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Exercise, vitamin D and immune function: to explore the effects of exercise on vitamin D metabolism in humans

Project Description

Exercise is well known to be of benefit for health, including enhancing the immune system. How exercise works to enhance health is not completely known. Vitamin D is frequently in the public eye, being associated with diverse aspects of human health including immune health. It has recently been shown that aerobic exercise can affect vitamin D status (Sun, X., et al., Endocrine (2018) 59 (2), 330; Sun, X., et al., J.Clin Endo Metab (2017) 102 (11), 3937). Whether alterations in vitamin D physiology contribute to exercise-induced improvements in immune function is not known.

The purpose of this PhD is to explore the reationship between exercise, Vitamin D metabolism and immune function. Specifically, the effects of exercise on vitamin D metabolism in humans will be studied, and this will be intregrated with in-vitro studies of how exercise related changes in vitamin D metabolism influence the function of immune cells.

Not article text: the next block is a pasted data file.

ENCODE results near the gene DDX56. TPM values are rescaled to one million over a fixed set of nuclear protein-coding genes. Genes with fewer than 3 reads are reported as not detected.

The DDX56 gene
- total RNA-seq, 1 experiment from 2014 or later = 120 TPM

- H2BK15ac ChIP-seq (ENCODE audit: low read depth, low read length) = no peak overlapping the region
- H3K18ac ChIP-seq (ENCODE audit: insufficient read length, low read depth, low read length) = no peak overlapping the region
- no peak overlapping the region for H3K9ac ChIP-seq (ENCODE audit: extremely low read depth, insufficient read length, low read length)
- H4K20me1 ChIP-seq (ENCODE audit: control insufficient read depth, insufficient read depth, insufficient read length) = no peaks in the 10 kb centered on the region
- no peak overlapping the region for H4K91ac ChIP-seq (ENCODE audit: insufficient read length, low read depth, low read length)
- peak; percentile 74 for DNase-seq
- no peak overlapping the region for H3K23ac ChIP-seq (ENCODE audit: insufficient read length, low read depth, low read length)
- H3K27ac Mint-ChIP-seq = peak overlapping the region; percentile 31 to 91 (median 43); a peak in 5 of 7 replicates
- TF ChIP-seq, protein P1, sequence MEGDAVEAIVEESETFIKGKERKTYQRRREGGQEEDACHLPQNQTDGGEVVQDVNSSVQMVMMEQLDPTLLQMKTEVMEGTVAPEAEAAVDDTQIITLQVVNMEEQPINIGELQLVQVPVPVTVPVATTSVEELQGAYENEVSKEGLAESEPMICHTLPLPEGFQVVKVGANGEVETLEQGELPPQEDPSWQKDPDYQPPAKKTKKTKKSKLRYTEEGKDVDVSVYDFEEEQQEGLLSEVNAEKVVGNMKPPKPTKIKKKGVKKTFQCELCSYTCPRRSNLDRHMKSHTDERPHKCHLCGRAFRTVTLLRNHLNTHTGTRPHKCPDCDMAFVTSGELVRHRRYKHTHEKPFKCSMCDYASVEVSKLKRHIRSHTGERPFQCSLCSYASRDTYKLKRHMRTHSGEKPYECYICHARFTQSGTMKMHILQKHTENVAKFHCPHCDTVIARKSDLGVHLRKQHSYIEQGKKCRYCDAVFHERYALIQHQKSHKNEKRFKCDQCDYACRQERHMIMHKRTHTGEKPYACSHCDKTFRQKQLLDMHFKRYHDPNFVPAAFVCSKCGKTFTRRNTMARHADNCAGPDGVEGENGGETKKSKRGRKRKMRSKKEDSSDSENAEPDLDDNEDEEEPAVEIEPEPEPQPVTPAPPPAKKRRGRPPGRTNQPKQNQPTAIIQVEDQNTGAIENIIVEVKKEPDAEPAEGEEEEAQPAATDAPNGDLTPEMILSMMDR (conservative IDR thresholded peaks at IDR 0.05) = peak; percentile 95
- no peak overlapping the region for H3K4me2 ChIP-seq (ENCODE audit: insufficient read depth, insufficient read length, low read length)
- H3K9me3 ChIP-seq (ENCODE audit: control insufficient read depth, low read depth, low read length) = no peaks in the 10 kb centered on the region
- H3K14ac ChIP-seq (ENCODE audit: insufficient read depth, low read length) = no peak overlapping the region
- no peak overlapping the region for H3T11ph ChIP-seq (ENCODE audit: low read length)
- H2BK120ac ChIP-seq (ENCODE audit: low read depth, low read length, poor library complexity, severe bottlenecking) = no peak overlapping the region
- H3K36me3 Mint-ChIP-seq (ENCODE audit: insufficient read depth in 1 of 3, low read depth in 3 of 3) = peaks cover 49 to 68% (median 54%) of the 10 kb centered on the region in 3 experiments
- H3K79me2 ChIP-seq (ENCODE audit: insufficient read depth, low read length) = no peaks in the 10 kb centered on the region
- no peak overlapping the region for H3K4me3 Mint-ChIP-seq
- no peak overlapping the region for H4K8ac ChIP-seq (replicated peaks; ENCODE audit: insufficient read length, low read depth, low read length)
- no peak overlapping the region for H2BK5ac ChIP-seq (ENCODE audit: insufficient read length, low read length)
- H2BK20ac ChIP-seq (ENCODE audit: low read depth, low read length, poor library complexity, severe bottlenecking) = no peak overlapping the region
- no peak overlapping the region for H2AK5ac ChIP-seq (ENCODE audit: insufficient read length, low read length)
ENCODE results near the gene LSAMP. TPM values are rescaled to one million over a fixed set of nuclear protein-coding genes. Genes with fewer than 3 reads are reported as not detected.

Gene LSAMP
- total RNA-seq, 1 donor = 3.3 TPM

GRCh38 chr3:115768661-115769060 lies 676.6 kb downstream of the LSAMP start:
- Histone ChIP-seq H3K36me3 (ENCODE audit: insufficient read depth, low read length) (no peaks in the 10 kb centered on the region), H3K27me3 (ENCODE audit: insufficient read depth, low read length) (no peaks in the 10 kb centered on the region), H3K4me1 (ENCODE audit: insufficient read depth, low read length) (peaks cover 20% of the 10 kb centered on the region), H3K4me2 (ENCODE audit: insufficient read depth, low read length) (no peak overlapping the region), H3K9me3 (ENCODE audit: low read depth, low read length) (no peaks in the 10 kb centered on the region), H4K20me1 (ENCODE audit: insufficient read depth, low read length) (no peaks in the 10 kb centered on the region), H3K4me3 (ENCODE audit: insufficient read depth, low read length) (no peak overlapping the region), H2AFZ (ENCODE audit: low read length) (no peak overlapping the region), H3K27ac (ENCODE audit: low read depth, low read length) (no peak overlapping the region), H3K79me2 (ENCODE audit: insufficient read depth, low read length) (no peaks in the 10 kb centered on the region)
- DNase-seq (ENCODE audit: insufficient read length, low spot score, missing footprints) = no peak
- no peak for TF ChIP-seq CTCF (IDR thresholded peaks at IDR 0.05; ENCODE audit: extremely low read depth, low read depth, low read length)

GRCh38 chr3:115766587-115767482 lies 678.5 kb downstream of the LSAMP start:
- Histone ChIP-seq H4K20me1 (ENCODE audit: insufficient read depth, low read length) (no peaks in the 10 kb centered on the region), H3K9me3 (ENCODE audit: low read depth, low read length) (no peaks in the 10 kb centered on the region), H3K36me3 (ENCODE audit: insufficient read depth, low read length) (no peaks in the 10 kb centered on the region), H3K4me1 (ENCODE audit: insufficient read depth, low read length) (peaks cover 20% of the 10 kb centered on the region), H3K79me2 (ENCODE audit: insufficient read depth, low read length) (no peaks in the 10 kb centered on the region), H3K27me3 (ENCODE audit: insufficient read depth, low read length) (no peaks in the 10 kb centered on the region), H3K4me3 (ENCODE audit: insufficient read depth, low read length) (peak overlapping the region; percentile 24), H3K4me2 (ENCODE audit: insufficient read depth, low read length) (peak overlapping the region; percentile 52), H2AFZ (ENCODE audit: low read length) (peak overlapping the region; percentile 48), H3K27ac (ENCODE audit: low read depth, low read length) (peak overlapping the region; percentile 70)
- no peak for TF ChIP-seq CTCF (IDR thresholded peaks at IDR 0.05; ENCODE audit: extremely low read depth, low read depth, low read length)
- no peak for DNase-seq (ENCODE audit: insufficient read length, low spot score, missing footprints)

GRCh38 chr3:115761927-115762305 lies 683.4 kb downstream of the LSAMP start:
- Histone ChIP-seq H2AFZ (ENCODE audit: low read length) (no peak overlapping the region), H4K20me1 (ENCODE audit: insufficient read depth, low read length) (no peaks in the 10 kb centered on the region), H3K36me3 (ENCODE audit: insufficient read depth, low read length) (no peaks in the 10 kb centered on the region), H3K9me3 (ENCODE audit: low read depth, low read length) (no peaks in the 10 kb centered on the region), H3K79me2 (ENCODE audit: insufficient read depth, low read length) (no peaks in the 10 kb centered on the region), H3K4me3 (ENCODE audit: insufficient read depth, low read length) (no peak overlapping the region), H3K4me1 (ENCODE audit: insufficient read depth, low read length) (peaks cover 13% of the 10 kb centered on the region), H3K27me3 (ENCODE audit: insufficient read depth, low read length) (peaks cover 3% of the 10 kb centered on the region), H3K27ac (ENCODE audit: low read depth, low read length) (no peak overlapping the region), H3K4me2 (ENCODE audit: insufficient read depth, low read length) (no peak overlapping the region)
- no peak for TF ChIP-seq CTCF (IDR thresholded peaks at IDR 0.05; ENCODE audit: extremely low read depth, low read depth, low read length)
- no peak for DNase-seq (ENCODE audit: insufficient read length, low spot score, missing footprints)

The PhD will be undertaken using an integrative biology approach, incorporating cellular and molecular studies with in vivo human experiments, only possible with the combined expertise of the supervisory team (Dr Wallis - human exercise metabolism,; Professor Hewison - vitamin D/molecular endocrinology/immunolgy,

Potenital candidates are expected to have a strong background in physiology, metabolism or biochemistry/molecular biology.

Funding Notes

Self-funded students only. Dr Wallis is happy to discuss supporting scholarship applications a student may have identified that could provide PhD funding.
If you have the correct qualifications and access to your own funding (typcally scholariship funding), your application will be considered.

How good is research at University of Birmingham in Sport and Exercise Sciences, Leisure and Tourism?

FTE Category A staff submitted: 34.40

Research output data provided by the Research Excellence Framework (REF)

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